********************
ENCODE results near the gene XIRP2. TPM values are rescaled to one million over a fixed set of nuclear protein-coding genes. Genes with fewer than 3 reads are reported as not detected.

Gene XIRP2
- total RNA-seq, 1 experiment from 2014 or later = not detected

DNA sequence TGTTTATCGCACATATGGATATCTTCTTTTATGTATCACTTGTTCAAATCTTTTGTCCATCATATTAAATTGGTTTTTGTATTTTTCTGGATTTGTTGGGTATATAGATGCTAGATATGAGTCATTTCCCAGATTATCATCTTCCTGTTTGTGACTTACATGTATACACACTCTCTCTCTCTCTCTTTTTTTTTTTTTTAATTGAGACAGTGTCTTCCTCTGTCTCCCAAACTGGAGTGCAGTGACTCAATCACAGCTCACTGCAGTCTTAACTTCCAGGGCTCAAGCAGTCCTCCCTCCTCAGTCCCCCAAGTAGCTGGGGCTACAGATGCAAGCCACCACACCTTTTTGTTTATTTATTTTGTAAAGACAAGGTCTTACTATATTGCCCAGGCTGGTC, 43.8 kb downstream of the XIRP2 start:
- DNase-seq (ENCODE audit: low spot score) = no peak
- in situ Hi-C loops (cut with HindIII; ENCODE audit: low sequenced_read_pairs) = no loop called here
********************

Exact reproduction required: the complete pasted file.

ENCODE results near the gene XIRP2. TPM values are rescaled to one million over a fixed set of nuclear protein-coding genes. Genes with fewer than 3 reads are reported as not detected.

Gene XIRP2
- total RNA-seq, 1 experiment from 2014 or later = not detected

DNA sequence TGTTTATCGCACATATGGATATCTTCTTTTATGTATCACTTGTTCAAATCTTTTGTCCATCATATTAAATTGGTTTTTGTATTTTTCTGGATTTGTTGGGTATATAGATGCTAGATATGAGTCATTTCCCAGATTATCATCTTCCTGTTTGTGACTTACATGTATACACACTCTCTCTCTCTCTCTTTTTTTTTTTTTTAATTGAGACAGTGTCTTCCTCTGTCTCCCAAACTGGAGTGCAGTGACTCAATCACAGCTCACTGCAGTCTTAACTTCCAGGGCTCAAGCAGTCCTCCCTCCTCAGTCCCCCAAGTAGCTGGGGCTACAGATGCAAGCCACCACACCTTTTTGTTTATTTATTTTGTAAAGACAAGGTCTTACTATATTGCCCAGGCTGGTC, 43.8 kb downstream of the XIRP2 start:
- DNase-seq (ENCODE audit: low spot score) = no peak
- in situ Hi-C loops (cut with HindIII; ENCODE audit: low sequenced_read_pairs) = no loop called here